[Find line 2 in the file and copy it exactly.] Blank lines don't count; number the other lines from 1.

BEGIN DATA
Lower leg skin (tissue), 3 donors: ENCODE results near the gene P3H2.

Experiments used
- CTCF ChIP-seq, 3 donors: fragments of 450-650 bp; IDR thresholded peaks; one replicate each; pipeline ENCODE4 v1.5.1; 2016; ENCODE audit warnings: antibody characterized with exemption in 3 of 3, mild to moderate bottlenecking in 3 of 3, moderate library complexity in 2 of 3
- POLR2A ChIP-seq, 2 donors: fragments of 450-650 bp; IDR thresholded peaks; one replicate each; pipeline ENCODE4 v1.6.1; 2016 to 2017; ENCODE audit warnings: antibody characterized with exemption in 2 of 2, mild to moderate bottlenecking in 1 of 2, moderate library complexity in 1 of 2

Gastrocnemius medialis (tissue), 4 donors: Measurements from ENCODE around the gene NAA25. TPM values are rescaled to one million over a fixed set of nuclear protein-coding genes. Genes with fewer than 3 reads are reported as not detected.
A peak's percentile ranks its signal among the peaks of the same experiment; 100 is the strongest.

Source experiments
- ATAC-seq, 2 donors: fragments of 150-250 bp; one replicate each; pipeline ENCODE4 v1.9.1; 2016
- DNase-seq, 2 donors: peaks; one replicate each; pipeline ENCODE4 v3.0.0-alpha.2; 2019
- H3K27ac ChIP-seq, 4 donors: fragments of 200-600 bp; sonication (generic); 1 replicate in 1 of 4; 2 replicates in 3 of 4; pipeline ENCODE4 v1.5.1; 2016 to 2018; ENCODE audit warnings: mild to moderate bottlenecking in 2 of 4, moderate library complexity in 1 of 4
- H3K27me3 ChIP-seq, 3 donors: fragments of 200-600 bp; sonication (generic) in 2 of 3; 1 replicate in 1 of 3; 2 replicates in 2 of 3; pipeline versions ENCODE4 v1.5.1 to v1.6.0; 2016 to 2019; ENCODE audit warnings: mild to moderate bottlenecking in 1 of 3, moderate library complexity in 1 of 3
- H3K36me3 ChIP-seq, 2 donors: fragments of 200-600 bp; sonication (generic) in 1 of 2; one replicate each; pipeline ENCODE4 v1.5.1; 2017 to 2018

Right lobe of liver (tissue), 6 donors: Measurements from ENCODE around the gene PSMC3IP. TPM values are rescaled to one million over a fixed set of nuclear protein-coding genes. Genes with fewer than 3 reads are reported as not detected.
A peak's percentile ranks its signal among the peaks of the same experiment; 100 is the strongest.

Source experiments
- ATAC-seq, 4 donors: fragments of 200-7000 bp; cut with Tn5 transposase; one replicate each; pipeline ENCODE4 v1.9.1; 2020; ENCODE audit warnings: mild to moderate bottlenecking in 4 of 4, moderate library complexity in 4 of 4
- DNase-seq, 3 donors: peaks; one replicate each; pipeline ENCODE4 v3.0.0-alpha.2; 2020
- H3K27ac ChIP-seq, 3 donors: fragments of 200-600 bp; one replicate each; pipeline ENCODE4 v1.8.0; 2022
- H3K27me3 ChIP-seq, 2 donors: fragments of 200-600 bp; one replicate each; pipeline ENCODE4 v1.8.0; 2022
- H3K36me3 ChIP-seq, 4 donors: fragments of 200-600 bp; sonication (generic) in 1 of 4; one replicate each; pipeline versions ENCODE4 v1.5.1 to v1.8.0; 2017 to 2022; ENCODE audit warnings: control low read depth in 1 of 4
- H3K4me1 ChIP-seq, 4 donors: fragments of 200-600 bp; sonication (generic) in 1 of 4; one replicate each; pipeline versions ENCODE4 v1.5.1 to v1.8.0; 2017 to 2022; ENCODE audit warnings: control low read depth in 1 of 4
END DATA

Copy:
Experiments used